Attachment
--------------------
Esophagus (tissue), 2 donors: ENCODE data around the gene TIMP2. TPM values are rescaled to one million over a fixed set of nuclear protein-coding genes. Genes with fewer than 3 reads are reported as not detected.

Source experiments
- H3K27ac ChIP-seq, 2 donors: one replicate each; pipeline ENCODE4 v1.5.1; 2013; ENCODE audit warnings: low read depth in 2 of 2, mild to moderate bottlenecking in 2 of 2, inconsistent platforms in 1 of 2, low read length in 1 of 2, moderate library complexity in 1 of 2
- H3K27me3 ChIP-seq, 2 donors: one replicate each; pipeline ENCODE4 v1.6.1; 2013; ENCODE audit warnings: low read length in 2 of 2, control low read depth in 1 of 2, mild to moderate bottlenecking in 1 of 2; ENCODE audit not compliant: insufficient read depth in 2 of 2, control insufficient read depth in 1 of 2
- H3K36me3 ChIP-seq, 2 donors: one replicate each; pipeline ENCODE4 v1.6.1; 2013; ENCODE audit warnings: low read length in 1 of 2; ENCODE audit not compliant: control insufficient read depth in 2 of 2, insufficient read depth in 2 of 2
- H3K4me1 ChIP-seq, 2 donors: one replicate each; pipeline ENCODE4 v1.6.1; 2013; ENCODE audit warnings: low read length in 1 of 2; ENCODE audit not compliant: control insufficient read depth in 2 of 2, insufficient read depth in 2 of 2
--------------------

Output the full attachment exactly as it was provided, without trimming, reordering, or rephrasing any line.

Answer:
Esophagus (tissue), 2 donors: ENCODE data around the gene TIMP2. TPM values are rescaled to one million over a fixed set of nuclear protein-coding genes. Genes with fewer than 3 reads are reported as not detected.

Source experiments
- H3K27ac ChIP-seq, 2 donors: one replicate each; pipeline ENCODE4 v1.5.1; 2013; ENCODE audit warnings: low read depth in 2 of 2, mild to moderate bottlenecking in 2 of 2, inconsistent platforms in 1 of 2, low read length in 1 of 2, moderate library complexity in 1 of 2
- H3K27me3 ChIP-seq, 2 donors: one replicate each; pipeline ENCODE4 v1.6.1; 2013; ENCODE audit warnings: low read length in 2 of 2, control low read depth in 1 of 2, mild to moderate bottlenecking in 1 of 2; ENCODE audit not compliant: insufficient read depth in 2 of 2, control insufficient read depth in 1 of 2
- H3K36me3 ChIP-seq, 2 donors: one replicate each; pipeline ENCODE4 v1.6.1; 2013; ENCODE audit warnings: low read length in 1 of 2; ENCODE audit not compliant: control insufficient read depth in 2 of 2, insufficient read depth in 2 of 2
- H3K4me1 ChIP-seq, 2 donors: one replicate each; pipeline ENCODE4 v1.6.1; 2013; ENCODE audit warnings: low read length in 1 of 2; ENCODE audit not compliant: control insufficient read depth in 2 of 2, insufficient read depth in 2 of 2